News Story

Our latest Alumni Story is with Matthew Robinson, Artistic Director of National Dance Company Wales and a London Contemporary School alum who graduated in 2009.

In our Q&A Matthew tells us about understanding the world through dance and how artists can help shape a better world.

The Place: When did you study at LCDS? Why did you decide to study contemporary dance? Any highlights of your time studying here?

Matthew: I studied dance because it is what I love, it has always helped me make sense of the world. At LCDS I was part of such an ambitious, supportive year group who are doing brilliant things all over the world. I feel so lucky to have been surrounded by such inspiration. I graduated in 2009.

The Place: Tells us a little bit about what happened since! What are the key moments in your career?

Matthew: I joined Scottish Dance Theatre upon graduation, performing work by a range of international choreographers, and in 2013 became Rehearsal Director. The company was a huge part of my development. In 2016 I became Artistic Director of VERVE, based at NSCD, I commissioned work by artists including Botis Seva, Lali Ayguade, Maxine Doyle, Alesandra Seutin and Sita Ostheimer. I worked with so many brilliant people over five years there. In 2021 I joined National Dance Company Wales as Artistic Director. Alongside this I am an artist myself. My latest work, SEPTEMBER is a collaboration with music producer Torben Lars Sylvest and designer George Hampton Wale with National Dance Company Wales.

The Place: What did you take away from your creative education? What lessons did you carry with you through your career?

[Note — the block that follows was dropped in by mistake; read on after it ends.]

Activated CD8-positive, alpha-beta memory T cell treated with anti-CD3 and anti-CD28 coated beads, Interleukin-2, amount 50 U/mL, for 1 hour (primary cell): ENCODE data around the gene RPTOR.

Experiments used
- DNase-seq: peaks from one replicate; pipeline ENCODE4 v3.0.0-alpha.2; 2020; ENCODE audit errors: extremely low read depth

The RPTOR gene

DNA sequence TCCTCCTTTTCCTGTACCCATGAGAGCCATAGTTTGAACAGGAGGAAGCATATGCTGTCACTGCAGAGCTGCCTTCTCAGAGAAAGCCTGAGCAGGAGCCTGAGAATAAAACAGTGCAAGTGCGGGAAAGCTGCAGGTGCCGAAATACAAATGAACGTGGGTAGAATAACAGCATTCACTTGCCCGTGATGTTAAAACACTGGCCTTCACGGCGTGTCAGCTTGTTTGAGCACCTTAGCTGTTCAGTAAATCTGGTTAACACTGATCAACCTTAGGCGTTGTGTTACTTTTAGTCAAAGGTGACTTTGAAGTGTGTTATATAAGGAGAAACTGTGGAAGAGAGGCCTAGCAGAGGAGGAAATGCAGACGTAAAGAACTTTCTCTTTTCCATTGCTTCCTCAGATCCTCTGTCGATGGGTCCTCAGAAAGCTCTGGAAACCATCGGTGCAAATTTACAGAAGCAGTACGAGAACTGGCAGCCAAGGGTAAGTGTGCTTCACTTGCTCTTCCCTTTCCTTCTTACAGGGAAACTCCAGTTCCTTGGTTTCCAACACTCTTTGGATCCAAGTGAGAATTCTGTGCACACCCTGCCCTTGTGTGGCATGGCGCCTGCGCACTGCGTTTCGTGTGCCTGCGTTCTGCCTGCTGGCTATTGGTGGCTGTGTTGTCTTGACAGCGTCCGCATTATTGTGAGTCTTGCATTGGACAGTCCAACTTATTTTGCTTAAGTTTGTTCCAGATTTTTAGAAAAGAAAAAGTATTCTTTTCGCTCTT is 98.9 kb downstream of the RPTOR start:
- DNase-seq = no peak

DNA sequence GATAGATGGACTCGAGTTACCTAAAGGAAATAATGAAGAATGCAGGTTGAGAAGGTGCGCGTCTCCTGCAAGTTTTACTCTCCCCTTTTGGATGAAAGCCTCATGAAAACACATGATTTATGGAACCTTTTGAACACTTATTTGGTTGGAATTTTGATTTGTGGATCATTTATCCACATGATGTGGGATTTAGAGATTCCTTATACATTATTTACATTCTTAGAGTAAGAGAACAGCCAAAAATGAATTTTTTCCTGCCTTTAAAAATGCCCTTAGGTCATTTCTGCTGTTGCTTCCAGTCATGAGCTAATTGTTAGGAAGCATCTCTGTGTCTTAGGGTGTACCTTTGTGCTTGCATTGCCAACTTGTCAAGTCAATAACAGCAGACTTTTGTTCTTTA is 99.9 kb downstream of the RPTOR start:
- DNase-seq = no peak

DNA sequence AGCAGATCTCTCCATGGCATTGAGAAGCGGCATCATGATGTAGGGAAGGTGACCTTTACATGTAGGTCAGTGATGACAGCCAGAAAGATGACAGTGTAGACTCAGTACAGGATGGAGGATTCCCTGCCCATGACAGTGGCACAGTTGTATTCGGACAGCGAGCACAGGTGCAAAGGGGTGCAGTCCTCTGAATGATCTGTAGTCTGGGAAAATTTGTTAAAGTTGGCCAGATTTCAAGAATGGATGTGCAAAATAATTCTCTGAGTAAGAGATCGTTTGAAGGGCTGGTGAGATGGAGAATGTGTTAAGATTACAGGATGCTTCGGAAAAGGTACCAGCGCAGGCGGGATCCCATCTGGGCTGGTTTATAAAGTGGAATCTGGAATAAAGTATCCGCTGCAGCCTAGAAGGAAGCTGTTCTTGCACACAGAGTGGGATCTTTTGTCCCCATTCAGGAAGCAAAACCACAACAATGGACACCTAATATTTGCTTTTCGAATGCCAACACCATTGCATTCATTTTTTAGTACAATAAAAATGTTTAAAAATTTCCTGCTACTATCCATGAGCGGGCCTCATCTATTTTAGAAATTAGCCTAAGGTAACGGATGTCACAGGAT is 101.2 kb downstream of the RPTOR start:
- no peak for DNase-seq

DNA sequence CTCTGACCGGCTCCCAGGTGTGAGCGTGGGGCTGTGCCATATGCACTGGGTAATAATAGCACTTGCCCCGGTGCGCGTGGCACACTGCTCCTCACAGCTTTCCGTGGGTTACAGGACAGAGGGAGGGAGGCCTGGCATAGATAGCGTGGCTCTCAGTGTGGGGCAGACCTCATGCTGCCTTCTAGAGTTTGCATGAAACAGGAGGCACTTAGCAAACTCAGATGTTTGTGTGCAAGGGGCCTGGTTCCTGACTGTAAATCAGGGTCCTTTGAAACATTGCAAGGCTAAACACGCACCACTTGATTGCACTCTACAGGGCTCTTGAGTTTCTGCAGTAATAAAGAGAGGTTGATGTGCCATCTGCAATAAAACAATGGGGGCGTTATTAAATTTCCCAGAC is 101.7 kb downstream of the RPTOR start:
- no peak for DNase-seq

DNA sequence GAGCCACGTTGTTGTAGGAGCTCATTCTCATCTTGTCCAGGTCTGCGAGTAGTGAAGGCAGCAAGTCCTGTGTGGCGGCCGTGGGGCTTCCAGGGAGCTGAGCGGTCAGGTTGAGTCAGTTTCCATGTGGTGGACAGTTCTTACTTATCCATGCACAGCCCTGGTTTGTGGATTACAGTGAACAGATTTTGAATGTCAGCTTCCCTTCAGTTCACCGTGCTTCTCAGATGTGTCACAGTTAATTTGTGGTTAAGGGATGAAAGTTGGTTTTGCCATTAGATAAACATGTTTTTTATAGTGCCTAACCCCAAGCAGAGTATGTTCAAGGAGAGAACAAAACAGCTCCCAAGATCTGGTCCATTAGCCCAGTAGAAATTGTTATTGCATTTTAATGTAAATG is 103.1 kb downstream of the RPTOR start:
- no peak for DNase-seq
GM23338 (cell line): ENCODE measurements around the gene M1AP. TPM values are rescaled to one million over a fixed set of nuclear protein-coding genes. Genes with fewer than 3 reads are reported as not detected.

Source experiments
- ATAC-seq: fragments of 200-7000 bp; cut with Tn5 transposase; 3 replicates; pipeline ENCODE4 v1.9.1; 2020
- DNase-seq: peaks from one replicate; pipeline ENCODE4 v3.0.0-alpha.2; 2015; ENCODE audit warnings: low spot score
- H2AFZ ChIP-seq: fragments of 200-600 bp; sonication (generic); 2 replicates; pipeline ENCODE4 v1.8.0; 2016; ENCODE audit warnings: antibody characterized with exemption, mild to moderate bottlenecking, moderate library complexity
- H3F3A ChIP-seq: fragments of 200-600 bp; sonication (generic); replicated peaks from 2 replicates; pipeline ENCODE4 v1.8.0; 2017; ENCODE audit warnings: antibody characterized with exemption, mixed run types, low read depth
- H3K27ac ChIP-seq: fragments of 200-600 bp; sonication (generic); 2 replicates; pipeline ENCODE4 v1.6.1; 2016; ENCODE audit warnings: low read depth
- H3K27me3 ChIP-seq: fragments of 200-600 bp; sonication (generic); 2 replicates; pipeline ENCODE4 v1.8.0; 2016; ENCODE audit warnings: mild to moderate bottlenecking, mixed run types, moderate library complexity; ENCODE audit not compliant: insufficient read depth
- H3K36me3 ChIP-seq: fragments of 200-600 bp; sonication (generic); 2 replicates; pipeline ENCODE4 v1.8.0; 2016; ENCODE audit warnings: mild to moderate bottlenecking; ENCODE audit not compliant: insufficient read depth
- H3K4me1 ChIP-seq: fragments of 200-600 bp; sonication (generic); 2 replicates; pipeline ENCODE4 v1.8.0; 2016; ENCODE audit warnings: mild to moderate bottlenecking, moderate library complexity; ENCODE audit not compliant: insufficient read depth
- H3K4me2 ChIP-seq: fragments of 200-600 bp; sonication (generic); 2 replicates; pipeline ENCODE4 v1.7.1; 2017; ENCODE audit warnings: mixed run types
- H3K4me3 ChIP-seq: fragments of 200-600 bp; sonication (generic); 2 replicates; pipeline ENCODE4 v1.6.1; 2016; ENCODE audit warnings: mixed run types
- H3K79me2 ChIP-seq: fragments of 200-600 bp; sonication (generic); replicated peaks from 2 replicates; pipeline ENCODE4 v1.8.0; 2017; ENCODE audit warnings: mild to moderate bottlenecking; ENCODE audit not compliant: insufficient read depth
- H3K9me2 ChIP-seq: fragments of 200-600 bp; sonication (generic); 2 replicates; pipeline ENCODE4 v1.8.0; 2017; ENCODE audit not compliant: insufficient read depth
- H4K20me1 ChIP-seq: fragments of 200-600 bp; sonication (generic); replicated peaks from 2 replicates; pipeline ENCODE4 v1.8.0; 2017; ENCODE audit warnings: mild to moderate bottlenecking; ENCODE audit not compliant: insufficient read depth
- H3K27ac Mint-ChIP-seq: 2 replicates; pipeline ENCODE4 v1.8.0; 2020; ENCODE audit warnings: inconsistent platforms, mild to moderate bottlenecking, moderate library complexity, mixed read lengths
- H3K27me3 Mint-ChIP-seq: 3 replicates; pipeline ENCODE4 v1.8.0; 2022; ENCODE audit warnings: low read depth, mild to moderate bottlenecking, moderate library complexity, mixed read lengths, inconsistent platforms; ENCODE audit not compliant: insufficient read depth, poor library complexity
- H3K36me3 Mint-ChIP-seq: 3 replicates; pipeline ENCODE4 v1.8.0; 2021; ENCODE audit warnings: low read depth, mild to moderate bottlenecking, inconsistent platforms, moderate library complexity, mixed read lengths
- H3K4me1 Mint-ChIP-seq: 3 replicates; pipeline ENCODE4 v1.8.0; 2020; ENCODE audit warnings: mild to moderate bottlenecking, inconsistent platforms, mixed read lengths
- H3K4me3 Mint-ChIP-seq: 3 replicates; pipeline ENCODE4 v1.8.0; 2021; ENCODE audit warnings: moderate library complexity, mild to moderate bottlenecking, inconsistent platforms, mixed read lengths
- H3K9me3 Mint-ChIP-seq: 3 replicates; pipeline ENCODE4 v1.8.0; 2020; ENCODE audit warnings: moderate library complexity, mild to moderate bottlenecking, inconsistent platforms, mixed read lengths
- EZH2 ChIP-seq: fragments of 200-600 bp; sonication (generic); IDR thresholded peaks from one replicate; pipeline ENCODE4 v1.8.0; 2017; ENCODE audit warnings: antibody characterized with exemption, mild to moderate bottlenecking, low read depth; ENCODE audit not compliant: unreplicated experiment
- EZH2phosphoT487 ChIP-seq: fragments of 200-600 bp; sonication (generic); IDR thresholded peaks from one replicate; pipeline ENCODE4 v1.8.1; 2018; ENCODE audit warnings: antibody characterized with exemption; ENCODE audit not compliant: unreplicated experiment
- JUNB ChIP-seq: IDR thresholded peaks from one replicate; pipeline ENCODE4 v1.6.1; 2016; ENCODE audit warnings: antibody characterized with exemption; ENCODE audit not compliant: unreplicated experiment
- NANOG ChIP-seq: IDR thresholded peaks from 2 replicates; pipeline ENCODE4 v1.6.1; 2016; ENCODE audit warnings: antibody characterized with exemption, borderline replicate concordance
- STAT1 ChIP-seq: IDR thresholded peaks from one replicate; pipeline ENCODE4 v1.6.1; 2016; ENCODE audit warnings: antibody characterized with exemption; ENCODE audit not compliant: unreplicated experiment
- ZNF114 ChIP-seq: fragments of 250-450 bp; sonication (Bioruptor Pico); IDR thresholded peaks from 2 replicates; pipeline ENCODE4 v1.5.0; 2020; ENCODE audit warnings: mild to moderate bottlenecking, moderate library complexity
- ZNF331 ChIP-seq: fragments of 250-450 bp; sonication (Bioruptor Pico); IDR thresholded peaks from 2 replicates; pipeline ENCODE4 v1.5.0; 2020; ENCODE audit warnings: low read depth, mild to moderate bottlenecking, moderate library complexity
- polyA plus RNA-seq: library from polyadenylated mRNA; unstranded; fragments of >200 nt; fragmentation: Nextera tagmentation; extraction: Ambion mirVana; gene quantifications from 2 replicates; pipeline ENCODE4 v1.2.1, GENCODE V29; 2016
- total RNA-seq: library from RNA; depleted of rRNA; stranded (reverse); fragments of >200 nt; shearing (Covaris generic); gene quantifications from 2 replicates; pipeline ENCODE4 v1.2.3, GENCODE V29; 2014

Matthew: My creative education broadened my horizons and made me think more three dimensionally about the world we all share. Collaboration is key in what we do, and my education and what followed really helped me understand that. I also took with me the importance of ongoing enquiry and curiosity in my practice; this is what sustains me.

The Place: How has dance shaped your life? What were the challenges you had to overcome to keep dancing or to remain in the dance industry?

Matthew: Dance is huge part of my life and has shaped how I relate to myself, others and the world around me. Growing up I needed a space where I could be myself, and dance offered me that, I was so lucky to find it, and to find our community.

The Place: What are your hopes for the dance community?

Matthew: Dance plays a big role in many people’s lives and could play an even bigger role in society. I hope dance as an artform can continue to gain the recognition it deserves, and therefore artists can access the resources they need to thrive. I really believe the artform and artists can help shape a better world.

Catch NDCW on tour with their latest programme PULSE, and at The Place on 4 & 5 April.